Gomes, acquired in a trade, leads the league in passed balls. He’s committed three errors in his 29 starts. Coming into Thursday, he had a 65 OPS-plus (100 is average).

Brian Dozier started the afternoon with a 73 OPS-plus and -0.5 WAR. Those two numbers would be worse if not for a recent uptick both in the field and plate from him.

And, the most egregious failure of the offseason has been Trevor Rosenthal’s saga. Martinez was asked directly Wednesday if Rosenthal simply has the “yips”. He said they still believe Rosenthal’s problems are mechanics, not thoughts, despite him throwing baseballs to the backstop in central Pennsylvania. The luxury-tax averse Nationals are paying him $6 million to do so.

Finally, Thursday was enough for Martinez to shed his tranquility. After Howie Kendrick was ejected in the top of the eighth, Martinez ran to home plate to start an argument of his own. He half-circled home plate umpire Bruce Dreckman, yelled, pointed and carried on in a manner that begged Dreckman to throw him out. He did. Martinez went from rankled to furious. He spiked his hat, kicked the dirt, and yelled some more. The event provided his third career ejection and looked to be among the final moves of a manager on the verge of returning to private life.

A strange thing followed: his team rallied for three runs to take a 4-3 lead. No matter. There’s no goodness Washington’s bullpen can’t undermine. Wander Suero gave up a three-run homer in the eighth to Gomez. New day, different reliever, same ear-bleeding outcome.

Which again made talking about tomorrow the only way to deal with the grotesqueness of today. Trouble is tomorrow may not matter anymore.

“Things are going to change,” Martinez said. “Things are going to change. And I know that. So we just got to keep pounding away, keep playing baseball. There's good players in that clubhouse, really good players. We'll turn things around.”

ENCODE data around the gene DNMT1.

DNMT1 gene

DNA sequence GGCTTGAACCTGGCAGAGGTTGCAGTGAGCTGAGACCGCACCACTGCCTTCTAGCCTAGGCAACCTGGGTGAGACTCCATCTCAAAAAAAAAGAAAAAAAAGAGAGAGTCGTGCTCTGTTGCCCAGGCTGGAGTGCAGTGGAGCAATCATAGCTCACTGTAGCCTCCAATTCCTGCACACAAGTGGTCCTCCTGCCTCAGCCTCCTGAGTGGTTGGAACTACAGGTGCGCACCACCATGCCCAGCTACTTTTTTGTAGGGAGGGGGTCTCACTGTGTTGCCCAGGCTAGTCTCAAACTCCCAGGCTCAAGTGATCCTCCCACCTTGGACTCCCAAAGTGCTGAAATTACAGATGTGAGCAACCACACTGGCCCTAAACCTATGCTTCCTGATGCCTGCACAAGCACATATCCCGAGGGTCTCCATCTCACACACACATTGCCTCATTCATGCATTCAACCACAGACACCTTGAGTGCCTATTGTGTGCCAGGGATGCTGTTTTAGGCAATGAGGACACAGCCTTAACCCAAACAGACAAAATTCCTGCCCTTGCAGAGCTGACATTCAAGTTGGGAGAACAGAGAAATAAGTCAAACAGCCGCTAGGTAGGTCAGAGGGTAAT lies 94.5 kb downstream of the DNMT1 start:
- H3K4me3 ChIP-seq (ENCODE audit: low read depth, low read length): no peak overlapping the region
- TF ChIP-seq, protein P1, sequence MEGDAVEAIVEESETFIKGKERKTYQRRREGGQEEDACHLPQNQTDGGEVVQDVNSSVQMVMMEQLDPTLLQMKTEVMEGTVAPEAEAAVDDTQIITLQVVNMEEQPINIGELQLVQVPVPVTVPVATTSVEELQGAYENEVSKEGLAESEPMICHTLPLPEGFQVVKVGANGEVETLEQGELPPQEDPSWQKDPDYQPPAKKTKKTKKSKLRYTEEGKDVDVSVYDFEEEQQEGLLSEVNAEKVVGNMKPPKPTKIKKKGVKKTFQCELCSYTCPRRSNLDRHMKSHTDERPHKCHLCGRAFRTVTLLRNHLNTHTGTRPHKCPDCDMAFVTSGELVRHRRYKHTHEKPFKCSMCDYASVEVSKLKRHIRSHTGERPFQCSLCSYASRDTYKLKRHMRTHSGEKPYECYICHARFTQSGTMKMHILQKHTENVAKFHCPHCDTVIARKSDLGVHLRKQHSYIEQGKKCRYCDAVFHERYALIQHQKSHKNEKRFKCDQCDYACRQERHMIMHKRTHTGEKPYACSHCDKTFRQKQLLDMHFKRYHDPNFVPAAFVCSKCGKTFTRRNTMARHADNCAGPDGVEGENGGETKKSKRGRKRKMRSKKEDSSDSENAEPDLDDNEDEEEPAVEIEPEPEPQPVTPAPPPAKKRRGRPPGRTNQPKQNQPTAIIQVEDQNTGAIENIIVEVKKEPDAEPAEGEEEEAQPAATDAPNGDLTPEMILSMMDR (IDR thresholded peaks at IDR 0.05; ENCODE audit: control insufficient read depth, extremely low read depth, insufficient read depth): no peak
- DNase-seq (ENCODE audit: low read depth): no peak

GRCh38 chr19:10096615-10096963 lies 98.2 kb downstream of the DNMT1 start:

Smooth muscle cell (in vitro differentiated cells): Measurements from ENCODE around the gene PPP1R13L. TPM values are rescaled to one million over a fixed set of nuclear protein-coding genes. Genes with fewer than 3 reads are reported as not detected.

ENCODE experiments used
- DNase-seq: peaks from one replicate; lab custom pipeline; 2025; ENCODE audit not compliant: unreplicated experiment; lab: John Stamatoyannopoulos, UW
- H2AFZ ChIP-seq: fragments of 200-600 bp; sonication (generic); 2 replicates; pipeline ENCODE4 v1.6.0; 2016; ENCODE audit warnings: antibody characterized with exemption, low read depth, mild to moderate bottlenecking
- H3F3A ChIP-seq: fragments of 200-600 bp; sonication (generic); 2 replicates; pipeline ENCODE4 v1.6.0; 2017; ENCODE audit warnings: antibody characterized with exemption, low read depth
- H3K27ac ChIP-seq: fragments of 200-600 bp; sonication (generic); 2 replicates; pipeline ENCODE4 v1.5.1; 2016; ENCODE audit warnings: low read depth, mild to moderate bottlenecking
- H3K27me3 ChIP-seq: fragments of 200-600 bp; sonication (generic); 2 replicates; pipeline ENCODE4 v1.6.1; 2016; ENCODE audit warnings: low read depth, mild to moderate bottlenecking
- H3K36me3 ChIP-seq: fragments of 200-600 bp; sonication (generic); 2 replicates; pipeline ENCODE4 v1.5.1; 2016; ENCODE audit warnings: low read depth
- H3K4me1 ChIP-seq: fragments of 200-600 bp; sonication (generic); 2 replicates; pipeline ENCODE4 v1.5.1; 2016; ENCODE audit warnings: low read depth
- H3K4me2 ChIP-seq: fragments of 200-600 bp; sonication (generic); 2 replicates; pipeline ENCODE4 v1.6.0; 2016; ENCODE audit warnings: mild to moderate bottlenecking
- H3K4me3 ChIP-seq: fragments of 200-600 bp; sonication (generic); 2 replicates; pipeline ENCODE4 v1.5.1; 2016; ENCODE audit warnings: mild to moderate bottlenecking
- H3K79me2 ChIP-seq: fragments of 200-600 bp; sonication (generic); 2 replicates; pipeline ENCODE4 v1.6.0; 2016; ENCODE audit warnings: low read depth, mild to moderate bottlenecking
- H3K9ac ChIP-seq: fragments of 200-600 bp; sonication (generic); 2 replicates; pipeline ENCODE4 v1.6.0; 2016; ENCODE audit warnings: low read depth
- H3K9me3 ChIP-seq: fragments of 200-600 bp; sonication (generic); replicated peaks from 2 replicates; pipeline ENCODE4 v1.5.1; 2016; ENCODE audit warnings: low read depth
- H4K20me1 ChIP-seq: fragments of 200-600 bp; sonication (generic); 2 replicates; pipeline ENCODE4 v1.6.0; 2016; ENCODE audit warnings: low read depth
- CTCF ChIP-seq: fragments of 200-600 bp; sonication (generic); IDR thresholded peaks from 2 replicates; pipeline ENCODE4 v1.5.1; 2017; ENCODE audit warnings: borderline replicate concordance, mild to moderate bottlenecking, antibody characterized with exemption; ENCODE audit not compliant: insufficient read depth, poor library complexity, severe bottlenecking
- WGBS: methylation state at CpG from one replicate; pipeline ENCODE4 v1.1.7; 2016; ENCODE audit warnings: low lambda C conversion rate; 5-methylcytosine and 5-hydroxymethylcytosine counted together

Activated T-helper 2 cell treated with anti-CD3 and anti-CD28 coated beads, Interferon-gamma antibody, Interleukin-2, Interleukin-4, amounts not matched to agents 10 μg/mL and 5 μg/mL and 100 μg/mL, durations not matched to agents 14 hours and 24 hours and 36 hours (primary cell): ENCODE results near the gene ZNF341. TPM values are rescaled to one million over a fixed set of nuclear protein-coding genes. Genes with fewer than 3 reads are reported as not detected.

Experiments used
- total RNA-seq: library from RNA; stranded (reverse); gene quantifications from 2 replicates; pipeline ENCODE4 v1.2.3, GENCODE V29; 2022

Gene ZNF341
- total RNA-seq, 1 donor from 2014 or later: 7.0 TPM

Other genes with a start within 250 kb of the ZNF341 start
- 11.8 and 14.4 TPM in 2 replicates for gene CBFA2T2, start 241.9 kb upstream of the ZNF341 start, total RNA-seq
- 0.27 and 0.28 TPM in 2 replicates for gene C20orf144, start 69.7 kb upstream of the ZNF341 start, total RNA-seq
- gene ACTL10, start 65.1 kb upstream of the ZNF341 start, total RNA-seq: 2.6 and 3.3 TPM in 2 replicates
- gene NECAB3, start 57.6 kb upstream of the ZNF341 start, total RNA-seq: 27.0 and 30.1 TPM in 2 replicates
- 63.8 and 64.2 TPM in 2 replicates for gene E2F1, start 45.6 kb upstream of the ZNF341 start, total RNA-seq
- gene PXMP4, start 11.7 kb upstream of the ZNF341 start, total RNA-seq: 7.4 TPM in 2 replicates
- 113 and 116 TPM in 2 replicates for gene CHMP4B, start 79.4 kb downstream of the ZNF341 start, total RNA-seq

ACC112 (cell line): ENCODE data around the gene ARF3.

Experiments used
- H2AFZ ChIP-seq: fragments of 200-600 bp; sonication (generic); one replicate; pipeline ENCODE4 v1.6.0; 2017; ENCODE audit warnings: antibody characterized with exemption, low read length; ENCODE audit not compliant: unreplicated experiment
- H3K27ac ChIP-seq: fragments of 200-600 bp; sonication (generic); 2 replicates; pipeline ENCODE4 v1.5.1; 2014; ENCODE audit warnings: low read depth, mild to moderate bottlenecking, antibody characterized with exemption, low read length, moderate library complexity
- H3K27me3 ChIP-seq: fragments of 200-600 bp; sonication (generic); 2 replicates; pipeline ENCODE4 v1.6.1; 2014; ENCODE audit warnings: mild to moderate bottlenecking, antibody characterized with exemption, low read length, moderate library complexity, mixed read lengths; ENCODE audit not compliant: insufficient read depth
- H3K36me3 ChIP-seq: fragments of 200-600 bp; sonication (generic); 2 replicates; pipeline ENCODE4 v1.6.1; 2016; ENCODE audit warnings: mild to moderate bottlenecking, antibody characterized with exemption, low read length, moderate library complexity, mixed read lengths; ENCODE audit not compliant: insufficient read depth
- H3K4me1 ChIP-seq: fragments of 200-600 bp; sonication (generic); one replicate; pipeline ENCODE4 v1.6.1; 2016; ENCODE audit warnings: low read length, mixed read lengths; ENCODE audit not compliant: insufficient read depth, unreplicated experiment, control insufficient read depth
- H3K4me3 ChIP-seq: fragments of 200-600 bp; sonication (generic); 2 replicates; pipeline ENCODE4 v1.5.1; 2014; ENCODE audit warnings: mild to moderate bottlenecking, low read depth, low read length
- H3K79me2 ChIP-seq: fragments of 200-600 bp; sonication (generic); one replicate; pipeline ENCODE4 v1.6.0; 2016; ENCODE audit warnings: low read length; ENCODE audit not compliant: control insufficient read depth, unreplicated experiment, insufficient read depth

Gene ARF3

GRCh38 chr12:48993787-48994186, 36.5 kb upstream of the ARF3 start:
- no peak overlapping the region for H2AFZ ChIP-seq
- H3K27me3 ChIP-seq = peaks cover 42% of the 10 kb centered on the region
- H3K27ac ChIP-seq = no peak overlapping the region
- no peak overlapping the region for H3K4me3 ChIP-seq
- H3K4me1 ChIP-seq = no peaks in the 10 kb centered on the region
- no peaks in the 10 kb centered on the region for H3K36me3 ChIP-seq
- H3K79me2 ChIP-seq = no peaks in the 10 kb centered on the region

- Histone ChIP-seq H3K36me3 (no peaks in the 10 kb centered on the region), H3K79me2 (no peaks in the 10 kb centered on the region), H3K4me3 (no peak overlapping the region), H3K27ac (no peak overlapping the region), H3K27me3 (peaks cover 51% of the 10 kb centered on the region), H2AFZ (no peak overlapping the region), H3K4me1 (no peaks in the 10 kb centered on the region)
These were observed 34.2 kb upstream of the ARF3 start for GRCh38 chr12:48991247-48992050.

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An irate Davey Martinez ejected in 8th inning as Nats swept by Mets

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An irate Davey Martinez ejected in 8th inning as Nats swept by Mets

Perhaps Davey Martinez senses his job security is in serious jeopardy as the team continues to underperform and slip its way down the competitive NL East division. 

The second-year Nationals manager, who's gone 101-111 since accepting the job, reached a boiling point Thursday when he was ejected in the 8th for arguing a called strike three on a Howie Kendrick check swing. 

“I just didn’t think he [Kendrick] swung. And we just got into it. All I did was tell him to ask for help. That’s why the first base umpire’s there. And he didn’t like it. I did what I had to do.”

"Things are going to change. Things are going to change. And I know that. So we just got to keep pounding away, keep playing baseball. there's good players in that clubhouse, really good players. We'll turn things around," Martinez reiterated postgame, as he so often has this season. 

Martinez, typically mild-mannered in the dugout, tied Matt Williams on the all-time career ejections as a manager list with his third Thursday. 

First-year National and MLB veteran second baseman Brian Dozier stood behind his manager after the crushing loss. 

“Davey does a really, really good job of always defending his players. Whether that be on the field to an umpire, to you guys, in the media, in the clubhouse, wherever it is, he does a really good job of that.”

The Nationals' 6-4 loss to New York marked the team's fifth straight as it falls to 19-31 on the season. They return home Friday night for a four-game set at Nationals Park against the Miami Marlins.